Bring back altruism

He just doesn't get it, does he? At the very moment when the Labour Party is supposedly trying to repair its relations with its core voters - with Ian McCartney, in his interview with Steve Richards on page 18, trying to marry the corduroy-trouser and mobile-phone tendencies - the Prime Minister goes to a posh West End dinner and produces what the papers call an outburst. His most widely reported remarks, to the effect that everybody who works in the public sector is a backward- looking, unenterprising stick-in-the-mud, were unscripted. But let us start with the speech put out by his press office.

It begins with the following statement: "When we created the New Labour Party, we did so for a purpose." The purpose, as the speech progresses, turns out to be to champion entrepreneurs. But who, in this context, is "we"? What is this "New Labour Party", flaunting its upper-case "N"? It has appeared on no ballot paper; it has no constitution, no membership, no procedures. There is simply a Labour Party, whose members and supporters may be forgiven for wondering when exactly they agreed to this "purpose".

None of this is to deny the underlying soundness of Tony Blair's message. For more than a century, Britain has had an unhealthy attitude to entrepreneurs: the right-wing elite regarded them as below the salt; the left regarded them as antisocial. Even the entrepreneurs themselves aspired to become landed gentry or merchant bankers. Prejudice against the vulgarities of industry and commerce suffuses every level of the education system. This great British failing has been analysed by numerous historians and by many politicians. Mr Blair rightly wants to change the culture.

But we no more want a society where everybody aspires to be Richard Branson than one where everybody aspires to be the Duke of Westminster. For one thing, not everybody can be an entrepreneur, or even a chap living on his wits, like Charles Leadbeater (page 25). "Most of us," Richard Sennett observed in an NS essay (31 May), "are destined to be employees." We should not imply that there is something dishonourable in so being; and, if we do, we can hardly blame those who decide to indulge an alternative form of enterprise, through crime, the black economy or the social security system. Equally important, we should recognise that people who work in the public sector may have distinct aspirations, values and heroes. This was one of the great blind spots of Thatcherism; it looks as if it is a blind spot for Blairism, too. "Give people life chances," Mr Blair said, "but recognise they will only take them if they think they are going to be rewarded." Quite so. But some people prefer not to take chances and settle instead for the securities and certainties of the public sector. They get satisfaction from their relationships with patients or pupils, not from the thrill of a risky new commercial development. They are not wrong - they are just different kinds of people, and if they did not exist, it is hard to see how most public services would survive.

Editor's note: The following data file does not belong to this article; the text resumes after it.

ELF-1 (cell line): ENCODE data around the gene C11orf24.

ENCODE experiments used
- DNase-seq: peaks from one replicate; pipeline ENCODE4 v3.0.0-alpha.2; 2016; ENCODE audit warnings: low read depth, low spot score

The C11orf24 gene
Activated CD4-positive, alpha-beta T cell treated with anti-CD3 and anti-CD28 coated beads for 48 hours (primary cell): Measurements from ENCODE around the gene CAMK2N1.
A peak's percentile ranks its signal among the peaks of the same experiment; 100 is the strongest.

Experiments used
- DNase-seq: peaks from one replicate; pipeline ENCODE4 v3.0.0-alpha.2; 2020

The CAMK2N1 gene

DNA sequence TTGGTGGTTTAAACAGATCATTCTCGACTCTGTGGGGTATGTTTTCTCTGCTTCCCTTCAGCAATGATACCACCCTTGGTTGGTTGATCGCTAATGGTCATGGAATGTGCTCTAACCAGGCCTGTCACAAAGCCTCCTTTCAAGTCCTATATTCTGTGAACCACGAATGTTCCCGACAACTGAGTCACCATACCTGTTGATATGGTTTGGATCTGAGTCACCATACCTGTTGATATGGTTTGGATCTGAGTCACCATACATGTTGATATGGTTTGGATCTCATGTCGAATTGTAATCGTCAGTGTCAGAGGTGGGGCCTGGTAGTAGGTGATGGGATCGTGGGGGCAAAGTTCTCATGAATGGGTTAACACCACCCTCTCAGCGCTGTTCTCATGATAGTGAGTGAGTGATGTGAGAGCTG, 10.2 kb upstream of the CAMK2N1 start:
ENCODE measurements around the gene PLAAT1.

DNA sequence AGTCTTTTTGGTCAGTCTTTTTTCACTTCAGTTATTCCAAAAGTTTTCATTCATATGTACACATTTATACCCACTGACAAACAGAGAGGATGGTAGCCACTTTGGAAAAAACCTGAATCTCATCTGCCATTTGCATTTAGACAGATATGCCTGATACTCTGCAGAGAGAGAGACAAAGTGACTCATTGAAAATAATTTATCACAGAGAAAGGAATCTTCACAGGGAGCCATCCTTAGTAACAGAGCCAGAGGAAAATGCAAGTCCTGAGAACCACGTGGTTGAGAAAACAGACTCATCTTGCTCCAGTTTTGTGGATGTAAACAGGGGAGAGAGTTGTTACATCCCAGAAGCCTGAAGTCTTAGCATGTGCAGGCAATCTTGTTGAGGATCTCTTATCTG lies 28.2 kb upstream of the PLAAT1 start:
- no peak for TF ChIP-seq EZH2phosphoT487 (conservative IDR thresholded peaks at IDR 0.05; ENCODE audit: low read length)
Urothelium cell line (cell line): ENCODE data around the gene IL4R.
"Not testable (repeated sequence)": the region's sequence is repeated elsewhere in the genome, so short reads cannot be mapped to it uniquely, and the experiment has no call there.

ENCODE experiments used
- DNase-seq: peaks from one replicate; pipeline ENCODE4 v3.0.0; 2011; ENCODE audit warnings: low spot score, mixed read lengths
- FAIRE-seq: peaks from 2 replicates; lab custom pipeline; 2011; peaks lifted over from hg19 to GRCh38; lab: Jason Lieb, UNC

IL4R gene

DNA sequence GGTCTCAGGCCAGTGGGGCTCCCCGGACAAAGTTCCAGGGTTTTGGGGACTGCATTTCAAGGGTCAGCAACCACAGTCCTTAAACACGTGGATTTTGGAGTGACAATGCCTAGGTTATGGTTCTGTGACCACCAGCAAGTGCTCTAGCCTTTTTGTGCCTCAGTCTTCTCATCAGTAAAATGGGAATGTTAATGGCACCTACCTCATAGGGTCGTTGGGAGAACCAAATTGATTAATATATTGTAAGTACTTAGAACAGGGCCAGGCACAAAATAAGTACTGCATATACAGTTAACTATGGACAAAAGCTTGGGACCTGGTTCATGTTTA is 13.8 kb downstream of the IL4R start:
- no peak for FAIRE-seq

The point is not that efficiency, competitiveness and other values associated with private firms should be entirely barred from the public sector. It is that they involve trade-offs against other values, such as universality, equity, compassion and democracy, as Bill New lucidly explains in a new pamphlet on the NHS for the Institute for Public Policy Research. Rescue missions for those lost at sea or trapped in potholes are never conducted efficiently: they continue long beyond any realistic hope of recovery. Likewise, NHS treatments often continue even when the prospects for a cure have all but disappeared. But to suggest any change in these practices leads to public outcry. That happened with Jaymee Bowen when the child was denied further treatment for cancer; it happens when doctors suggest giving a lower priority to old people or to smokers on the grounds that any benefit they get from care would be much less than that accruing to younger and healthier people. Such conflicts run right through the public sector. To the people who work in it, change often seems to threaten the older public service values or to reduce the time they can spend with children or patients. That is why teachers, for example, are suspicious of performance-related pay or of new schemes for testing and recording.

Altruism and other traditional public service values are hopelessly out of fashion. Yet many Labour members may reasonably think that if their party had a "purpose", it was to champion these, not the spirit of the entrepreneur. Certainly one would expect a Labour prime minister to find some room for them in his rhetoric. Until Mr Blair does so, the core voters will continue to fret.

This article first appeared in the 12 July 1999 issue of the New Statesman, Were chimps the first socialists?